Growing oversupply in the iron ore market is damaging for the sector and poses risks, says Moody’s Investors Service.
The ratings agency estimates more than 300 million metric tonnes of new and expanded production will come online over the next few years.
Coupled with this increased supply is muted growth in global steel production until at least 2016.
These two factors will continue to weigh on prices and the operating performance of iron ore producers.
Moody’s has revised price sensitivity for iron ore for the period through 2016 to a range of $75 per metric ton to $85 per metric tonne.
“Downward rating actions for iron ore producers could result as Moody’s reassesses the impact of a protracted pricing weakness,” the agency says in its latest sector comment.
Several key assumptions underline the aggressive supply push by the major iron ore producers:
- The idea of maintaining market position given the number of projects that could be undertaken
- The lower costs associated with higher volumes mitigates the degree of price decline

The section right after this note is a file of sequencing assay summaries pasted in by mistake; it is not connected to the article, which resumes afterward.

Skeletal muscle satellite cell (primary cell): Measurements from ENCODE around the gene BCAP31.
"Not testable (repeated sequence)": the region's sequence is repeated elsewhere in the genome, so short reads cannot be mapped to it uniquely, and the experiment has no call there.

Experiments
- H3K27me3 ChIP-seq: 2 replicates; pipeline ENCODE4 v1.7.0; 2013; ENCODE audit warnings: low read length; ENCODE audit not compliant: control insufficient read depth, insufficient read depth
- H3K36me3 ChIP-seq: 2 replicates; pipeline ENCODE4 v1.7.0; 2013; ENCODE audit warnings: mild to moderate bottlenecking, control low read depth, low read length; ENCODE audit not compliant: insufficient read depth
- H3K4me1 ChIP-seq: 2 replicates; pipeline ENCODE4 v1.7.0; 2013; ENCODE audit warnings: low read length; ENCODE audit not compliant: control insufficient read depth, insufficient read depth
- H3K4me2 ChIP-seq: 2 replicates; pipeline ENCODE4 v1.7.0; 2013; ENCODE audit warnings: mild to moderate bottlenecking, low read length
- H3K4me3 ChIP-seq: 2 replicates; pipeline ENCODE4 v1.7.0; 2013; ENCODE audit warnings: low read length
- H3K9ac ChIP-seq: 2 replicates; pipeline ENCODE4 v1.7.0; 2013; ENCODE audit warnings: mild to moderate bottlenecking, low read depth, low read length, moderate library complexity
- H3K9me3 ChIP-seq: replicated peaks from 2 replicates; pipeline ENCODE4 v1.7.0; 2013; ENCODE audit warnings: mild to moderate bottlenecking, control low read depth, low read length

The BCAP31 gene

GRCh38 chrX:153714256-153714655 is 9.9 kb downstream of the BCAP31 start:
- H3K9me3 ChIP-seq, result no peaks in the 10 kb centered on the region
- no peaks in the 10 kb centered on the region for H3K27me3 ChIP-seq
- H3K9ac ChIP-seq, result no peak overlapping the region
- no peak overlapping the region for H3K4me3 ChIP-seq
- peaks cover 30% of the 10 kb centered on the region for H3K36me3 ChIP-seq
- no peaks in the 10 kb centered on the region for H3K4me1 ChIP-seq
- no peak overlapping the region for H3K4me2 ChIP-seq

- High-cost producers will need to exit the market.
Low-cost producers such as BHP Billiton, Rio Tinto and Vale have more tolerance to absorb lower prices in the near term than Cliﬀs Natural Resources, Fortescue Metals and Atlas Iron.
However, Moody’s says the compression of earnings and cash flow is destructive for the sector as a whole.
“We anticipate pricing pressure and low prices to continue over the next several years,” Moody’s says.
The theory that high cost producers, particularly in China, will exit the market and reduce supply may take longer than expected.
Many of the iron mines and steel companies within China are state-owned and captive supply within the steel industry could result in sustained operations despite losses.
Global steel production growth in 2014 remains muted with China, the key driver of iron ore consumption, continuing to slow.
Chinese production growth slowed through August 2014 to about 2.6% is expected to remain at a run rate for the remainder of 2014.